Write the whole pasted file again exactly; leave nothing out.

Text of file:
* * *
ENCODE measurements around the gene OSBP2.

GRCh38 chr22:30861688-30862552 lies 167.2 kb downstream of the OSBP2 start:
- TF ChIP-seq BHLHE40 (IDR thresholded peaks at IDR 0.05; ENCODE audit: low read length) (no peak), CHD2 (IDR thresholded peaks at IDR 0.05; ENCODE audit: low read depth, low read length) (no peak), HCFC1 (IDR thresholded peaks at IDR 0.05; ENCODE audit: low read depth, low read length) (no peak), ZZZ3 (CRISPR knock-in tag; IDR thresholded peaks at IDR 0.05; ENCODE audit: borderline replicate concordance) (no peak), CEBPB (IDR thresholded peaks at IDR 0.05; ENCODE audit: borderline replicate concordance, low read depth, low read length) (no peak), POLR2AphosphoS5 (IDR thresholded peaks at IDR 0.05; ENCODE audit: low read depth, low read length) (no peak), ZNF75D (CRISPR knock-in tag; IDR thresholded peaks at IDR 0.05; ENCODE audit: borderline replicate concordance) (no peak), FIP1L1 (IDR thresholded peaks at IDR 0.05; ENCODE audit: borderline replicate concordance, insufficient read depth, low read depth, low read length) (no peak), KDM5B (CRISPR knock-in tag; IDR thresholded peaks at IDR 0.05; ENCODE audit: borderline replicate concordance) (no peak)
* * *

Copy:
ENCODE measurements around the gene OSBP2.

GRCh38 chr22:30861688-30862552 lies 167.2 kb downstream of the OSBP2 start:
- TF ChIP-seq BHLHE40 (IDR thresholded peaks at IDR 0.05; ENCODE audit: low read length) (no peak), CHD2 (IDR thresholded peaks at IDR 0.05; ENCODE audit: low read depth, low read length) (no peak), HCFC1 (IDR thresholded peaks at IDR 0.05; ENCODE audit: low read depth, low read length) (no peak), ZZZ3 (CRISPR knock-in tag; IDR thresholded peaks at IDR 0.05; ENCODE audit: borderline replicate concordance) (no peak), CEBPB (IDR thresholded peaks at IDR 0.05; ENCODE audit: borderline replicate concordance, low read depth, low read length) (no peak), POLR2AphosphoS5 (IDR thresholded peaks at IDR 0.05; ENCODE audit: low read depth, low read length) (no peak), ZNF75D (CRISPR knock-in tag; IDR thresholded peaks at IDR 0.05; ENCODE audit: borderline replicate concordance) (no peak), FIP1L1 (IDR thresholded peaks at IDR 0.05; ENCODE audit: borderline replicate concordance, insufficient read depth, low read depth, low read length) (no peak), KDM5B (CRISPR knock-in tag; IDR thresholded peaks at IDR 0.05; ENCODE audit: borderline replicate concordance) (no peak)